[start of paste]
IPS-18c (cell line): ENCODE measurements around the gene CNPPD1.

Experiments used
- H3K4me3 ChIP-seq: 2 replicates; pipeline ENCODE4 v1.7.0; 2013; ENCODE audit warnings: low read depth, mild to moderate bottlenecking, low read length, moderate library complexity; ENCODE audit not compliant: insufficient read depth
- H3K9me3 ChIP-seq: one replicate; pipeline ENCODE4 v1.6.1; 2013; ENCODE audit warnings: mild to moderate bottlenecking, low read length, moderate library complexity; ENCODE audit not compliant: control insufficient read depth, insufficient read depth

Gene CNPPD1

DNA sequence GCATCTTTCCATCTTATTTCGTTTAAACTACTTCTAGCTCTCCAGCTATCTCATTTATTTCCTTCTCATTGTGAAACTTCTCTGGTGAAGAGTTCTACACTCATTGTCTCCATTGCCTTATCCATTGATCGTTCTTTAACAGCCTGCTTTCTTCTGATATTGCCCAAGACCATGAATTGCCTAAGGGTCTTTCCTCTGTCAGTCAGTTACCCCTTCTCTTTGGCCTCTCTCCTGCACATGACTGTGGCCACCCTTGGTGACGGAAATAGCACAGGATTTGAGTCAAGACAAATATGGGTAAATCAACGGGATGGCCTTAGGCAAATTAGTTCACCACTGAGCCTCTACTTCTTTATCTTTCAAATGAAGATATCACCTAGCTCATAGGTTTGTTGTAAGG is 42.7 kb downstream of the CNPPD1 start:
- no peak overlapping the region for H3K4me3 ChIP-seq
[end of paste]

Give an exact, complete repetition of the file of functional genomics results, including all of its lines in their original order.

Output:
IPS-18c (cell line): ENCODE measurements around the gene CNPPD1.

Experiments used
- H3K4me3 ChIP-seq: 2 replicates; pipeline ENCODE4 v1.7.0; 2013; ENCODE audit warnings: low read depth, mild to moderate bottlenecking, low read length, moderate library complexity; ENCODE audit not compliant: insufficient read depth
- H3K9me3 ChIP-seq: one replicate; pipeline ENCODE4 v1.6.1; 2013; ENCODE audit warnings: mild to moderate bottlenecking, low read length, moderate library complexity; ENCODE audit not compliant: control insufficient read depth, insufficient read depth

Gene CNPPD1

DNA sequence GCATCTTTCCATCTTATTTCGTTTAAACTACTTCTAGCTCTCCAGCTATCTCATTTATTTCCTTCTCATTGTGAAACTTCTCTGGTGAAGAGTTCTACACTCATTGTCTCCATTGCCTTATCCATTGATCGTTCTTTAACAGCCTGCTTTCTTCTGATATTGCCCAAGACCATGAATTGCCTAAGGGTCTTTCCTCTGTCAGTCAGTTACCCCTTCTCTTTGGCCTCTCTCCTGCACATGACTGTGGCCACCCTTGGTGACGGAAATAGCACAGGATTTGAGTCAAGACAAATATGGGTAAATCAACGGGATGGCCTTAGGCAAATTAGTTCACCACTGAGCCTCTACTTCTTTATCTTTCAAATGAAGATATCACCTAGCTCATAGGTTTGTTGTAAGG is 42.7 kb downstream of the CNPPD1 start:
- no peak overlapping the region for H3K4me3 ChIP-seq